Avoid Pellets When Using Testosterone for Low Libido

Avoid Pellets When Using Testosterone for Low Libido

Although testosterone treatments for women aren't FDA-approved, some forms have shown success. But pelletized testosterone is harder to manage.

Menopause & Aging Well

Q. Would you recommend pelletized subcutaneous testosterone?

A. You say you're considering pelletized subcutaneous testosterone as a response to flagging libido. I have seen good results with testosterone therapy, which you can read about in this blog post.

Testosterone, however, is one time that I never recommend pellets. It's very difficult to manage levels and dosing in the pellet form, and I've seen plenty of awful outcomes of way-too-high doses, including masculinization that in some cases is irreversible (clitoral enlargement is one possible irreversible consequence, for instance).

While testosterone treatments are not FDA-approved for women in the U.S., we have plenty of data on transdermal, bioidentical testosterone use in women, and I think there is evidence those can be used safely if kept in female therapeutic ranges. I just don't see pellets as allowing management in that safe therapeutic range. I use male pharmaceutical products at a fraction of the dose used for men.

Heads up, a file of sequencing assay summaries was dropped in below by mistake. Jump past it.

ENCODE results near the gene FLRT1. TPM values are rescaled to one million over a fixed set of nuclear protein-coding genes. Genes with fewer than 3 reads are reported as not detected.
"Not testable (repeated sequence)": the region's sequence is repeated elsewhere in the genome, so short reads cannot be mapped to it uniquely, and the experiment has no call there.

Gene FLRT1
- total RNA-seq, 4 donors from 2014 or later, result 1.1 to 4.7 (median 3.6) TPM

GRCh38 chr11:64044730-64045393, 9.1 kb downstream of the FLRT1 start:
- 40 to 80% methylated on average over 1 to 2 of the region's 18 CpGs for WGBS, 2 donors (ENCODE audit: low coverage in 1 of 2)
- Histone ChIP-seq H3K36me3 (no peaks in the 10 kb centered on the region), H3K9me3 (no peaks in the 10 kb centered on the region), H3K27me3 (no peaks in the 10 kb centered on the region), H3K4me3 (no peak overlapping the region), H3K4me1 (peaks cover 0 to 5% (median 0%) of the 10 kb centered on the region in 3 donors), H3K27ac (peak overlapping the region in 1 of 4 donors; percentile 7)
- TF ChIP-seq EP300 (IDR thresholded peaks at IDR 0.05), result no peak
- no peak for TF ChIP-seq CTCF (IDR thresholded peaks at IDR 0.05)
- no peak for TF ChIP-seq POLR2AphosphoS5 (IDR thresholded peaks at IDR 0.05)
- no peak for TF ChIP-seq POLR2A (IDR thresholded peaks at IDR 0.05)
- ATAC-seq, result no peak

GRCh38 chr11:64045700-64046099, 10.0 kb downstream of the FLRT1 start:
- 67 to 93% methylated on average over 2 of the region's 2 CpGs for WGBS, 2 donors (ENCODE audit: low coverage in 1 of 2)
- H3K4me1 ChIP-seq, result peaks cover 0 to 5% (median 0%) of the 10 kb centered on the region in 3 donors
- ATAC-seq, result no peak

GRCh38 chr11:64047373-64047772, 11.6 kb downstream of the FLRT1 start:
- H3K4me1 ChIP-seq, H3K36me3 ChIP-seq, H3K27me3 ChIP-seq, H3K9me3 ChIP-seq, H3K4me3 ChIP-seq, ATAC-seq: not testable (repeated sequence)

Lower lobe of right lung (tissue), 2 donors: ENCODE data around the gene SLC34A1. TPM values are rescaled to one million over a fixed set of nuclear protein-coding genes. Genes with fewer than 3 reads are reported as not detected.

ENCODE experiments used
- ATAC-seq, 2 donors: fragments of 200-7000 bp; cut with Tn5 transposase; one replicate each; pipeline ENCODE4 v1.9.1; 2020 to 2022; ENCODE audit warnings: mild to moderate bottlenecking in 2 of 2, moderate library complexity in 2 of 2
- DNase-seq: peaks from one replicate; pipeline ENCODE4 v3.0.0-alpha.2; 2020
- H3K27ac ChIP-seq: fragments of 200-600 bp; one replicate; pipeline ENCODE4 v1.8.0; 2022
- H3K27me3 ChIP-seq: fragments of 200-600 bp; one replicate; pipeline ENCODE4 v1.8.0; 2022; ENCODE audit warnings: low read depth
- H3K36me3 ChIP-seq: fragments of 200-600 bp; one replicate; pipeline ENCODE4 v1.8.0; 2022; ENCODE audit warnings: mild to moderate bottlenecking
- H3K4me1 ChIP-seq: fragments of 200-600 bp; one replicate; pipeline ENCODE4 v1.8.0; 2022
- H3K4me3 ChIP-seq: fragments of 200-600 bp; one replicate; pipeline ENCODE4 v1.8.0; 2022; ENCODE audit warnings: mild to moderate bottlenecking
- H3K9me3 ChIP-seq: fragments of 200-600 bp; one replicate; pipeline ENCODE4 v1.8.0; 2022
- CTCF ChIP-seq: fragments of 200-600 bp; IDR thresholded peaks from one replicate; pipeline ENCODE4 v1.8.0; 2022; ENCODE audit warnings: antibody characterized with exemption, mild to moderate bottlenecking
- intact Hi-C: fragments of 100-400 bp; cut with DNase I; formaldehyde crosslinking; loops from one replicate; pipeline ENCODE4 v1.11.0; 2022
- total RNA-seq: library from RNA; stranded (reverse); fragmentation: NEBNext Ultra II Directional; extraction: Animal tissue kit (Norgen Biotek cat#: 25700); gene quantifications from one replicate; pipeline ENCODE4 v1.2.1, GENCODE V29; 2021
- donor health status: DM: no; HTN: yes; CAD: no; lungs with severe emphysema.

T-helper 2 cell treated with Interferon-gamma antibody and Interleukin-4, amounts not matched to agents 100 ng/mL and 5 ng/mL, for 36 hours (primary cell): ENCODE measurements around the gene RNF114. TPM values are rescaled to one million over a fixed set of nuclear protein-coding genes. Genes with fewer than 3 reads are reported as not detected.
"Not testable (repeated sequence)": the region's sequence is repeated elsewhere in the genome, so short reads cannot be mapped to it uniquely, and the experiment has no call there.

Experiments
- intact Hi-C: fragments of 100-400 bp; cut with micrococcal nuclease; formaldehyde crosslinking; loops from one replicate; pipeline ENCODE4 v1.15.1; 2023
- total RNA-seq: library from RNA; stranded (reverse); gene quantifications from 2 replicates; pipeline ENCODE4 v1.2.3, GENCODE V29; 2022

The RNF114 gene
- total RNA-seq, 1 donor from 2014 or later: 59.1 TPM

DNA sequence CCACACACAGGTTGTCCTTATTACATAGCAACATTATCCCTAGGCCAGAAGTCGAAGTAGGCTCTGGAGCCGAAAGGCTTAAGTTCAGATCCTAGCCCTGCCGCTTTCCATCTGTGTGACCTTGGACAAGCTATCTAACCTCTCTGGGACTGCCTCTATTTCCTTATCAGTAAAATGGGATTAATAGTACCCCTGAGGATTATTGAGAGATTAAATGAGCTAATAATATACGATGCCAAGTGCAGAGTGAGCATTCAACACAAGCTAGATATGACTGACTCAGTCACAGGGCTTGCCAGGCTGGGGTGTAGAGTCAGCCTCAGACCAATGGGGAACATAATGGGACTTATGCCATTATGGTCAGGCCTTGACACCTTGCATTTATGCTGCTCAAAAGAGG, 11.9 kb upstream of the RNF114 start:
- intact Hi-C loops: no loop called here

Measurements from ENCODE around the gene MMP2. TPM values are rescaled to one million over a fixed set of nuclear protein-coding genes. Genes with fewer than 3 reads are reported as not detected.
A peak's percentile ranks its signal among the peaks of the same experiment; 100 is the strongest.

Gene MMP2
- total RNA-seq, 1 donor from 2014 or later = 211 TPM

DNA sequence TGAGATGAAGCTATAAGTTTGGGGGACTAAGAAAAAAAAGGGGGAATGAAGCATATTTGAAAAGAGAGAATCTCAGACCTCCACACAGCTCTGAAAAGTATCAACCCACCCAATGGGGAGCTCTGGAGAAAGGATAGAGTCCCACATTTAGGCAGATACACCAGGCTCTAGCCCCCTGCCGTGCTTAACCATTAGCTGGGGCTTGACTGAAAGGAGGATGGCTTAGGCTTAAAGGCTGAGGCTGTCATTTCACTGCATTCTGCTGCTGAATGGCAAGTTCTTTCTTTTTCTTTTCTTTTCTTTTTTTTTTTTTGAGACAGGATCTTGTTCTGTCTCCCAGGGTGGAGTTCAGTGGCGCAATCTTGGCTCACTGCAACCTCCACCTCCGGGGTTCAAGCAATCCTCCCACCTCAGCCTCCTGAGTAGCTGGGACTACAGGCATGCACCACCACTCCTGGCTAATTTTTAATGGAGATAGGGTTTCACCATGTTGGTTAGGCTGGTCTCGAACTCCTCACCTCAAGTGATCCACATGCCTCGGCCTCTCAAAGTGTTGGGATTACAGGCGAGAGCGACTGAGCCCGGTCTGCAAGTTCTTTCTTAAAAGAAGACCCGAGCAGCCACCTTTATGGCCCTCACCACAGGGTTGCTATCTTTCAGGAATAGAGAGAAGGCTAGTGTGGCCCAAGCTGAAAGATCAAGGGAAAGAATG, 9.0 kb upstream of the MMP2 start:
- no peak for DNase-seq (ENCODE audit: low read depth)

Estrogen is fine in pellet form, but even there I rarely use pellets. We have such great bioidentical pharmaceutical products that are so much easier and flexible to use, with known, consistent dosing, which pellets just can't provide. It's hard to get too much estrogen delivered to women, in general. Although I have seen super-high levels with pellets, we don't have information that this is harmful, and the only adverse side effect is usually breast soreness, which is reversible.

Barb DePree, MD, has been a gynecologist for 30 years, specializing in menopause care for the past 10. Dr. DePree was named the Certified Menopause Practitioner of the Year in 2013 by the North American Menopause Society. The award particularly recognized the outreach, communication and education she does through MiddlesexMD, a website she founded and where this blog first appeared. She also is director of the Women's Midlife Services at Holland Hospital, Holland, Michigan.

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